Not all retailers hack away at the language, as if correct spelling and usage were not difficult enough. We do not see Sainsburiz, or Marx and Spensa. We have yet to have a Bootz, a Fennix or a John Loo Is Us on every high street. So why Kwik Save? (I've just noticed that I am writing this on a Compaq computer! Woe to us all, the rot is here to stay.)

Co-op building
Co-op and a glimpse of Kwik Save

Just north of the Co-op, opposite Biddlestone Road, is the junction between the Edwardian housing on the left and the post World War 1 1920s stock on the right.

The modern world went mad and squandered an unfathomable amount of human and physical resources, and knocked the stuffing out of society. That change is so clear in the terrace junction.

The housing to the north of here is 1920s and early 1930s, solid enough, but lacking the massive and confident feel of the previous style.

The world had learned that the future is forever fragile and it was the dawning of the age of the ephemera, the temporary, the throw away, the pile it high and sell it cheap.

Nice late 1920s terrace
For safety and a cosy home, keep left

Heaton is a thriving community to the east of the city. Its mixed housing offers opportunities for families, single people and a large population of students.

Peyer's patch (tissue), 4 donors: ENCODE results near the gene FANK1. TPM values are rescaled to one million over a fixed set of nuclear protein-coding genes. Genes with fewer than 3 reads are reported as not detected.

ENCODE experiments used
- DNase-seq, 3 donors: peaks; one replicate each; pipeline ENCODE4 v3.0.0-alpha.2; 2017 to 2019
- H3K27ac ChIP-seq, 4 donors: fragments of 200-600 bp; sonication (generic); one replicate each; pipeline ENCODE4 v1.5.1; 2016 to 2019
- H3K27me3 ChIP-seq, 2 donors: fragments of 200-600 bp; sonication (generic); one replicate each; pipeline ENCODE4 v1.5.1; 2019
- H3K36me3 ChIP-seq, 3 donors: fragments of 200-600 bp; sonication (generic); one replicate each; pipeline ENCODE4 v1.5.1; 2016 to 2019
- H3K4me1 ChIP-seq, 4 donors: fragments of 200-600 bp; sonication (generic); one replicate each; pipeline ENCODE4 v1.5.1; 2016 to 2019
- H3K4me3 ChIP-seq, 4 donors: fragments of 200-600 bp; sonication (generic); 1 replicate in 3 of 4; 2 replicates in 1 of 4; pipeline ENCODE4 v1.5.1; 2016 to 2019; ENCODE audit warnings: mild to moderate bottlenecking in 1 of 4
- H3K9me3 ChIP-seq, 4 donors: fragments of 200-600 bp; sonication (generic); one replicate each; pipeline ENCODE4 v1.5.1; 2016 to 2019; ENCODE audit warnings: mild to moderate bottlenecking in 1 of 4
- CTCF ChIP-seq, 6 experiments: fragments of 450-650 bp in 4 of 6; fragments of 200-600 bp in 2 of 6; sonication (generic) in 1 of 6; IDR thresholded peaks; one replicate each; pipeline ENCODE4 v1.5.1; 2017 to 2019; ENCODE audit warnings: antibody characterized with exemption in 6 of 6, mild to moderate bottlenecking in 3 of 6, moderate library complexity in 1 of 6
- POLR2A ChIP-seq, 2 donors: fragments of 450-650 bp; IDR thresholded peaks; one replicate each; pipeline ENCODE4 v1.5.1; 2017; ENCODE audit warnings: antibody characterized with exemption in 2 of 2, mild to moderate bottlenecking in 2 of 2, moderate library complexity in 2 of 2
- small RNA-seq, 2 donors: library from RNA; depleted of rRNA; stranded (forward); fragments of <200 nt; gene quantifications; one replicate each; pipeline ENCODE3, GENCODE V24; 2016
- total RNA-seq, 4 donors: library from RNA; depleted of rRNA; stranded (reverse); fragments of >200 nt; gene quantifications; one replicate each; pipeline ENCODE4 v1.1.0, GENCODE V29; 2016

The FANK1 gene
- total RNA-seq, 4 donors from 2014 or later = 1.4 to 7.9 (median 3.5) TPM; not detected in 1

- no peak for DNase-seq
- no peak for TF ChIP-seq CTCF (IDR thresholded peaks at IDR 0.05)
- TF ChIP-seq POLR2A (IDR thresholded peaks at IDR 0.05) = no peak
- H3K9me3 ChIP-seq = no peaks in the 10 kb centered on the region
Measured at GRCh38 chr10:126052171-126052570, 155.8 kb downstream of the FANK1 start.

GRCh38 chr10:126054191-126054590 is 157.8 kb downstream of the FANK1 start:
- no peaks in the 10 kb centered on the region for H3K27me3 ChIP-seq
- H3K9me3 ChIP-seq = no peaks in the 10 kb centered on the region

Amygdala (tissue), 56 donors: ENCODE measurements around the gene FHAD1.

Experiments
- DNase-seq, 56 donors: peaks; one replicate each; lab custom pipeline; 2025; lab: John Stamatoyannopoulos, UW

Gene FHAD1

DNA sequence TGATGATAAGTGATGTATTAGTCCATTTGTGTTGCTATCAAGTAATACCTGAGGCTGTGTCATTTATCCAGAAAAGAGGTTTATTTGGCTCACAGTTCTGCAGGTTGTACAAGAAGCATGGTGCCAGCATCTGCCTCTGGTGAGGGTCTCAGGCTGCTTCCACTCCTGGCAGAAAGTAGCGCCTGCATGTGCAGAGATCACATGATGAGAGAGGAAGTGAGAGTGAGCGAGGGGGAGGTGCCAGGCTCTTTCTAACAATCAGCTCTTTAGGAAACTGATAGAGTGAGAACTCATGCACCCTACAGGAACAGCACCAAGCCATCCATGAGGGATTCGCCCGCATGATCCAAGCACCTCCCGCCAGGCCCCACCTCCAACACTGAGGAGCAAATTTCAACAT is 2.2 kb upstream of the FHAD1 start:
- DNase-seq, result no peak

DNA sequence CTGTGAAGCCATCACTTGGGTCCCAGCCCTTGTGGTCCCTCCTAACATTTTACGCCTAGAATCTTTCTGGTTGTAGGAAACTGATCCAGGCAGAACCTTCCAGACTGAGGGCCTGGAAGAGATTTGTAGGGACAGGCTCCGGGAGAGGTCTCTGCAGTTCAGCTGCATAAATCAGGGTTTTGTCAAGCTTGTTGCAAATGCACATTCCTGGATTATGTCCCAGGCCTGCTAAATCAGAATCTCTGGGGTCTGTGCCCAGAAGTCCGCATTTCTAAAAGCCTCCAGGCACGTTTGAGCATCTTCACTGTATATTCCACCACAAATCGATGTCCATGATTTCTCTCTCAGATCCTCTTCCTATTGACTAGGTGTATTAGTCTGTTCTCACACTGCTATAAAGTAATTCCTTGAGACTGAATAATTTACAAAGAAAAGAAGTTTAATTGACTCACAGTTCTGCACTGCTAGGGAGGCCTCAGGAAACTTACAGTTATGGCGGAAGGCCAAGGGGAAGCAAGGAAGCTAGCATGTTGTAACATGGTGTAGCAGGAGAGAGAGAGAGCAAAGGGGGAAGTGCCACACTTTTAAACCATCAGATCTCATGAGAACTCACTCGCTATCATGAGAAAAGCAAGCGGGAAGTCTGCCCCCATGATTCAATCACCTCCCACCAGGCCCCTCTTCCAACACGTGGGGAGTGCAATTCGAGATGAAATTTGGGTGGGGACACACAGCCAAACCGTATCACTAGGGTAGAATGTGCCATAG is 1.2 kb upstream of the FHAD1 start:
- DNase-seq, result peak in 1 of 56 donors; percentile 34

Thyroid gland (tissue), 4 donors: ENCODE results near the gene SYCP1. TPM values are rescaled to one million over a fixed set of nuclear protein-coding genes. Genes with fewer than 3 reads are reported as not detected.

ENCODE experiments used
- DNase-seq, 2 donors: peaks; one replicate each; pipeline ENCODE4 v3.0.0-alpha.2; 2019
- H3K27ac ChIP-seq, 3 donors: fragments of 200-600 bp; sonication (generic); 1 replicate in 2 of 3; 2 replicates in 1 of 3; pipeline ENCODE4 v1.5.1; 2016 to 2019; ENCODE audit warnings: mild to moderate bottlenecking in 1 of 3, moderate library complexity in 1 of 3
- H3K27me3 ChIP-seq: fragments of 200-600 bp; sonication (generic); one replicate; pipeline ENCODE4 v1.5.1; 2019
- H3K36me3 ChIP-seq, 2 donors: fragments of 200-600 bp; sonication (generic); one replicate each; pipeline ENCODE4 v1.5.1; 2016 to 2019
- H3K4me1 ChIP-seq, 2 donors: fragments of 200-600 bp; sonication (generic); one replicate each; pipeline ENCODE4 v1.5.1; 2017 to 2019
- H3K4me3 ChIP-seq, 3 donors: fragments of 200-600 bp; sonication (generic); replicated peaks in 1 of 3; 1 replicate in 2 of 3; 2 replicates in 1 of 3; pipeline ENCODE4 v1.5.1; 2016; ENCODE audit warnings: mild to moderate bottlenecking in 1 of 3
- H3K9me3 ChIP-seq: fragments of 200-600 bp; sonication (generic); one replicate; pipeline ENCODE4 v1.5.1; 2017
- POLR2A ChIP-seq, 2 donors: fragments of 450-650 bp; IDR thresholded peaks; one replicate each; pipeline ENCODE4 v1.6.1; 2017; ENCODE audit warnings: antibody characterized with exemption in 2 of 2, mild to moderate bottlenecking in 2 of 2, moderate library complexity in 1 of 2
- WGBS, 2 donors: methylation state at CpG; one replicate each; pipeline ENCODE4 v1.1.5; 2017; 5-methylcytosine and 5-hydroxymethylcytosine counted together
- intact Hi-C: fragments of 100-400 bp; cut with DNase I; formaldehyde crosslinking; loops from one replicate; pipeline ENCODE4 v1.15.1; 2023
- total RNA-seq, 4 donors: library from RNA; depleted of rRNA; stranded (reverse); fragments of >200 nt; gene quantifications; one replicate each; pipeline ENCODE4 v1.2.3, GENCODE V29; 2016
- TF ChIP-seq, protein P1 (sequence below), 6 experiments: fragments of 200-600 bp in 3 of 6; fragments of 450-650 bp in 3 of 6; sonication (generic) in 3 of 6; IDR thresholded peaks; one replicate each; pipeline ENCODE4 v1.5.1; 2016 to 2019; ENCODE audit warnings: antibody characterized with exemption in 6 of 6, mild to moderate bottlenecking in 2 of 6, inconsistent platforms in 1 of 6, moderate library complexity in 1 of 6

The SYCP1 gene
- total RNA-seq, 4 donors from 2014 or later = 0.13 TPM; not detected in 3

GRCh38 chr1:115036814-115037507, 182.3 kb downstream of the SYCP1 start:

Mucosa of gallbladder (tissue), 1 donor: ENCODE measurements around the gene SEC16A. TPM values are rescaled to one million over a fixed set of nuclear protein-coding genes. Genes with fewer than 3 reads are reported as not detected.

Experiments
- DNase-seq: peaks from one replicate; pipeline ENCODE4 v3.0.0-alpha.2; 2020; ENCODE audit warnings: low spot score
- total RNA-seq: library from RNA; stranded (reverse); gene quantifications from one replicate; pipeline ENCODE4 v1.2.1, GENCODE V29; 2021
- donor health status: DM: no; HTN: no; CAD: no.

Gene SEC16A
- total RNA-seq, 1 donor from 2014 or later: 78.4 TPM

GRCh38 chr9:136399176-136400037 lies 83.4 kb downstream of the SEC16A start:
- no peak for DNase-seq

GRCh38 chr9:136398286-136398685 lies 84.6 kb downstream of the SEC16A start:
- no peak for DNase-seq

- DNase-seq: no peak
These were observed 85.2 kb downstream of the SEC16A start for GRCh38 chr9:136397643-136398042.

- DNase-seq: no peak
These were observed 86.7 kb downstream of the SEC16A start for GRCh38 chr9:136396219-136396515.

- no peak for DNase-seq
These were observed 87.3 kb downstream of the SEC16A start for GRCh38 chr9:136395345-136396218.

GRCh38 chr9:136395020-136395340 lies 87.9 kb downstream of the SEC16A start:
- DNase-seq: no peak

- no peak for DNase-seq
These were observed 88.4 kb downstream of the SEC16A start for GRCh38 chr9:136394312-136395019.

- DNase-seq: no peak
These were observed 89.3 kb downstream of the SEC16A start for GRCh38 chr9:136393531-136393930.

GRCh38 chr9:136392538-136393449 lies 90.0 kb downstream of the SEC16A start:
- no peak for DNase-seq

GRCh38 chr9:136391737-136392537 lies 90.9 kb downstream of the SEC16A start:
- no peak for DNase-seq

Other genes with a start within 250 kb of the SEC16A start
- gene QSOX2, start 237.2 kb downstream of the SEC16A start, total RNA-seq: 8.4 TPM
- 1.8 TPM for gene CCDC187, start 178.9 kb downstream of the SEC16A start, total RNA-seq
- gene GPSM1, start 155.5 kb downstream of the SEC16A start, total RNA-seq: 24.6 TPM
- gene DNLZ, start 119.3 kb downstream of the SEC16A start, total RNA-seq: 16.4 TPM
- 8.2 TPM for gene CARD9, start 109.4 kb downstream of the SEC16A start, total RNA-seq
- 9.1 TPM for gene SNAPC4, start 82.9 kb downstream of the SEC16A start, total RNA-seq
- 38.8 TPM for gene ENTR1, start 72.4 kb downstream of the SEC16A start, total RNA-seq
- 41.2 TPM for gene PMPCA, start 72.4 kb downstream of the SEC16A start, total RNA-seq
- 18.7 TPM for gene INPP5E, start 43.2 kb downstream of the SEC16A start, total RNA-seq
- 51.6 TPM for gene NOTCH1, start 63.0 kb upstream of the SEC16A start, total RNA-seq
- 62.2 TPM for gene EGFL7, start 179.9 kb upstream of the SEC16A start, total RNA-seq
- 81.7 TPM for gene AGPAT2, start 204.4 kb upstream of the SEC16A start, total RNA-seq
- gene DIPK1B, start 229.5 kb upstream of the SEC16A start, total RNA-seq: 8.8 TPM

The finals are now almost done and the would be graduates are moving out, to be replaced by another influx of fresh faces in October.

The longer term residents go about their daily business with hope and a future that was not so possible in the depressing days of mass unemployment in the 1980s and early 90s.

Parson's factory still makes massive turbines, but with only a fraction of the previous workforce, and the cheery optimism behind calling this road after a grand rural estate and picturesque village was not misplaced. The traveller north moves from the industry grime to the leafy fields in just over 1 kilometres.

Click here to see high quality album copies of these and other photographs from the same shoot